Frontiers of ctDNA, Targeted Therapies, and Immunotherapy in Non-Small-Cell Lung Cancer

Chennianci Zhu; Weihao Zhuang; Limin Chen; Wenyu Yang; Wen-Bin Ou

Disclosures

Transl Lung Cancer Res. 2020;9(1):111-138. 

In This Article

Overview of Non-small-cell Lung Cancer (NSCLC)

Lung cancer, the most common type of cancer worldwide, has a morbidity rate of 11.6% and a mortality rate of 18.4%.[1] Approximately 85% of lung cancers are within a group of histological subtypes collectively known as NSCLC. NSCLC is thought to originate in lung epithelial cells and comprises diverse histological subtypes, of which lung adenocarcinoma and lung squamous cell carcinoma are the most common.[2] The most common genetic alterations in NSCLC are mutations in the receptor tyrosine kinases (RTKs) epidermal growth factor receptor (EGFR), Kirsten rat sarcoma (KRAS), tumor suppressor p53 and liver kinase B1 (LKB1); anaplastic lymphoma kinase (ALK) gene fusion; ROS1 gene fusion; and MET amplification.[3,4] Over decades, treatment strategies for lung cancer have changed from chemotherapy to personalized medicine, such as tyrosine kinase inhibitors (TKIs), which specifically target mutations based on individual patients. Immunotherapy, a developing treatment, has already proven effective in treating NSCLC patients. Through controlling the statuses of programmed cell death-1 (PD-1), programmed cell death ligand-1 (PD-L1) and cytotoxic T-lymphocyte antigen-4 (CTLA-4) by antibodies called immune checkpoint inhibitors (ICIs), patients can have a prolonged life with improved quality. Circulating tumor DNA (ctDNA) quantification is often used in TKI-based targeted therapy to facilitate more precise clinical decisions and prognoses. The efficiency of three generations of EGFR- or ALK-TKIs can be evaluated by monitoring the ctDNA level of corresponding EGFR and ALK mutant genes, respectively.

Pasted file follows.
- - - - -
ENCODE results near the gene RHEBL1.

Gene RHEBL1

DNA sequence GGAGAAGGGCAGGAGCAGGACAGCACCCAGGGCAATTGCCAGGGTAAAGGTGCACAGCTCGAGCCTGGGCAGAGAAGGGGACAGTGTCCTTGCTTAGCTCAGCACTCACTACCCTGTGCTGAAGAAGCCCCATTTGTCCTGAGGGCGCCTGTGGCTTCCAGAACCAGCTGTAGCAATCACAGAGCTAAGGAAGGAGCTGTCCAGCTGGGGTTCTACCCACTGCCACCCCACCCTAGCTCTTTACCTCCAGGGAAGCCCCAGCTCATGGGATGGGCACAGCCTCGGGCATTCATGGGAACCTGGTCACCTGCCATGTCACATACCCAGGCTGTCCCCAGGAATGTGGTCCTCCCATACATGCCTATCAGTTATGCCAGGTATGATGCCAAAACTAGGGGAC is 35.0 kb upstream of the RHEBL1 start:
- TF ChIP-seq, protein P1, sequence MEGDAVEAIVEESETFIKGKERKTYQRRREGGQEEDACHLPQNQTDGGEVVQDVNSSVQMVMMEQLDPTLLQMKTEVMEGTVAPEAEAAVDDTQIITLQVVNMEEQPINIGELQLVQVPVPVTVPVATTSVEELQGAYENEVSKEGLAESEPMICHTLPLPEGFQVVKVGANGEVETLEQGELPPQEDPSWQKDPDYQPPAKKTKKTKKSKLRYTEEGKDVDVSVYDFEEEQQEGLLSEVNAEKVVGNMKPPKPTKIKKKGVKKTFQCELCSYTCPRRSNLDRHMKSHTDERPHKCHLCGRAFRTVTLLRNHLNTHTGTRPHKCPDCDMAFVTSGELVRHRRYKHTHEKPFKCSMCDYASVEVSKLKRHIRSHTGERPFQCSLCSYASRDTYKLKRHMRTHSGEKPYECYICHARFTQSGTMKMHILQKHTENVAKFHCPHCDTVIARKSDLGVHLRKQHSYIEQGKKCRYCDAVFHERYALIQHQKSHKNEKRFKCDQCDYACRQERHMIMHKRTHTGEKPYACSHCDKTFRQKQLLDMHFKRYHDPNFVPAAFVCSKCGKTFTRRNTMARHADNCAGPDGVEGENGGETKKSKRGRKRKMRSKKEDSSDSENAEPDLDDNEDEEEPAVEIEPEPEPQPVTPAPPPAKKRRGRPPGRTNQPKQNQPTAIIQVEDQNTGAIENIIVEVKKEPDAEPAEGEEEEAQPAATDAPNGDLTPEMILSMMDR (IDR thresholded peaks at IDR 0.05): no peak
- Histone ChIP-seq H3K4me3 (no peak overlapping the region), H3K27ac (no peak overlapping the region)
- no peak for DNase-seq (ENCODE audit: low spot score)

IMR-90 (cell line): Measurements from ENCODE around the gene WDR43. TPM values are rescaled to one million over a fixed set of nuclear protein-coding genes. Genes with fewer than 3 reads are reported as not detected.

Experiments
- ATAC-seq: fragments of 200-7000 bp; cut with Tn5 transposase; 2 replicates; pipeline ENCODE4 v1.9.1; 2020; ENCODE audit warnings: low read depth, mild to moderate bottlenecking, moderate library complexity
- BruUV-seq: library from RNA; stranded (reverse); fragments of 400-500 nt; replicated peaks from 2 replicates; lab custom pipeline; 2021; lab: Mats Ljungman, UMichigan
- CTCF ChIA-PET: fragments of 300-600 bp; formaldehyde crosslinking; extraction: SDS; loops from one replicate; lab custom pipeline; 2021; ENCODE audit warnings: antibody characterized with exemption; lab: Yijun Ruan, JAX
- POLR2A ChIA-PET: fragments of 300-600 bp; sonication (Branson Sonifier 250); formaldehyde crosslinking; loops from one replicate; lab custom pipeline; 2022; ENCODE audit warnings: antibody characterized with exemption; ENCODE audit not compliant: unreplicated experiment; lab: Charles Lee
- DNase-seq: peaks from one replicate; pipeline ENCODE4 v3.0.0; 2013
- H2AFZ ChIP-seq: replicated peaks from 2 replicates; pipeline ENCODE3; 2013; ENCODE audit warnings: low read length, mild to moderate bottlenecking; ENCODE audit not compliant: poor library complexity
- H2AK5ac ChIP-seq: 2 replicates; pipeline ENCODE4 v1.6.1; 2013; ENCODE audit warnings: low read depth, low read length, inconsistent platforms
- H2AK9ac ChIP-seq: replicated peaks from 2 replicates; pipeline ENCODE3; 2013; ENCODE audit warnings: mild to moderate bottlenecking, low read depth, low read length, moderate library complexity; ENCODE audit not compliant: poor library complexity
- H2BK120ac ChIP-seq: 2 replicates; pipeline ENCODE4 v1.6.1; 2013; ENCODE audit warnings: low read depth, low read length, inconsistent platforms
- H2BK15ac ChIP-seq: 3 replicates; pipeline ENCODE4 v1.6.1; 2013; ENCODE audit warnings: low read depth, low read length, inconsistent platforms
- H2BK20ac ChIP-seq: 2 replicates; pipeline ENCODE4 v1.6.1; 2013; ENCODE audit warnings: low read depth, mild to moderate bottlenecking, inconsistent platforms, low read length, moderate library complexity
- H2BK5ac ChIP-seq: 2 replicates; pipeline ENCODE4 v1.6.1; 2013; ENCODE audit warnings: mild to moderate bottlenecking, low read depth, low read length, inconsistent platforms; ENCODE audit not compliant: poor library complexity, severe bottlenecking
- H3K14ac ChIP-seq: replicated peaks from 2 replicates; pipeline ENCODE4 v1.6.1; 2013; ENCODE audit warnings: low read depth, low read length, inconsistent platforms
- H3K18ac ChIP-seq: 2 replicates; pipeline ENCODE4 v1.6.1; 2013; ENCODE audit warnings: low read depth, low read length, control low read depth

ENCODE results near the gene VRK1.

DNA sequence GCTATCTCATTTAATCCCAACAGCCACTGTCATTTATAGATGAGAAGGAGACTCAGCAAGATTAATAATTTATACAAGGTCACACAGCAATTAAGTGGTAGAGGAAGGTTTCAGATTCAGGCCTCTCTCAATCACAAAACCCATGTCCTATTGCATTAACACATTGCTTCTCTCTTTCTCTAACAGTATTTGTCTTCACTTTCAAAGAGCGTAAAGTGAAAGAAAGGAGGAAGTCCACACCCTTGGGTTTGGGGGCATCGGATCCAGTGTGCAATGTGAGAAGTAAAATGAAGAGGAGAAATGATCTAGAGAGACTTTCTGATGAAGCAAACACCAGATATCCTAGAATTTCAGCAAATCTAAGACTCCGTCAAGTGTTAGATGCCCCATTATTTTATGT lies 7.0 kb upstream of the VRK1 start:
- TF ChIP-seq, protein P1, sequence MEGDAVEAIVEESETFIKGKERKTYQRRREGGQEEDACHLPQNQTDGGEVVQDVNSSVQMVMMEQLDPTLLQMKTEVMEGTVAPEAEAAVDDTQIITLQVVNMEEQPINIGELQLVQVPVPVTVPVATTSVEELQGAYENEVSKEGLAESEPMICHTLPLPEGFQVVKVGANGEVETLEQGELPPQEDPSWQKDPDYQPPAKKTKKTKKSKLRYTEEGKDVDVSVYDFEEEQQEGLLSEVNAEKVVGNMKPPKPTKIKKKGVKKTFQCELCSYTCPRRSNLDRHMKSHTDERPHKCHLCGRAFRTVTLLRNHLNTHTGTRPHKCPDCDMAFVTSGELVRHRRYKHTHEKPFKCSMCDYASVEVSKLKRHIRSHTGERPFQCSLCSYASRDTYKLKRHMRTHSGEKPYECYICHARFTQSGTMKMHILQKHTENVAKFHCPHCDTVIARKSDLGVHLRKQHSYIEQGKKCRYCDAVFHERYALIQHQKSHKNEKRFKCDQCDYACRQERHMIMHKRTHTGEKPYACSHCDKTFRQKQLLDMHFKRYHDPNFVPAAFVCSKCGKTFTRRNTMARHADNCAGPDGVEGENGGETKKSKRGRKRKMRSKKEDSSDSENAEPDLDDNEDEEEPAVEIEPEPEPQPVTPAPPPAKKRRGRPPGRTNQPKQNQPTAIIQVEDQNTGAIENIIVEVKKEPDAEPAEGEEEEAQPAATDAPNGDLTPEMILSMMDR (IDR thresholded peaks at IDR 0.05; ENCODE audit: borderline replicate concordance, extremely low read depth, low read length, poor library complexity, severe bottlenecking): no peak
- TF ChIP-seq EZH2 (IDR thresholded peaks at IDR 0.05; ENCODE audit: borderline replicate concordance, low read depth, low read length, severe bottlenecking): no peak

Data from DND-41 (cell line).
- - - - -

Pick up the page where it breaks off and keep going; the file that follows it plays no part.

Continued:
Activating mutations in EGFR, such as exon 19 del and L858R on exon 21, sensitize the majority of NSCLC tumor cells to the first-generation EGFR-TKIs gefitinib and erlotinib and the second-generation EGFR-TKIs afatinib and dacomitinib. Among patients with these tumors, 50% develop acquired resistance due to the EGFR T790M mutation, which was the source of major concern until the development of the third-generation EGFR-TKIs osimertinib and rociletinib.[5–7] With the widespread use of osimertinib, the EGFR C797S resistance mutation appeared as well.[8] In addition to secondary EGFR mutations, bypass mechanisms such as MET or ERBB2 amplification, Hippo pathway inhibition, and insulin-like growth factor 1 receptor (IGF1R) activation also contribute to resistance to EGFR-TKIs.[9–12] EML4-ALK gene fusion is found in 3–7% of NSCLC patients.[13–15] Similar to the resistance to EGFR, resistance to each of the three generations of ALK-TKIs occurs.

KRAS mutations, which are found in approximately 30% of lung adenocarcinomas and 3% of lung squamous cell carcinomas, are not as targetable as EGFR and ALK mutations. KRAS mutations account for 90% of RAS mutations found in lung adenocarcinoma.[16] Among all mutations detected in NSCLC patients, mutations in KRAS and EGFR constitute more than 60% of the mutations found in lung adenocarcinoma.[4,17,18]KRAS and EGFR mutations, however, are usually mutually exclusive, but when these mutations coexist, KRAS mutations may result in tumors that are drug-refractory to EGFR-TKIs and do not respond to anti-EGFR monoclonal antibodies.[19,20] Activated KRAS activates downstream pathways, including the BRAF/MEK/ERK and PI3K/AKT/mTOR pathways. Potential targeted therapies for KRAS-mutant lung cancer have focused on inhibiting the downstream effectors of these signaling pathways instead of mutated KRAS. Unlike EGFR-TKIs, which have evolved into the third generation, the development of clinically effective small molecule drugs for KRAS has met with great obstacles over the past decades. Recently, the association between PD-(L)1 and KRAS has been discussed in several studies, and some have noted that PD-1 expression is significantly associated with the presence of KRAS mutations.[21–24] However, more investigation is needed to increase understanding of immunotherapy so that developments in KRAS treatment no longer remain stagnant.

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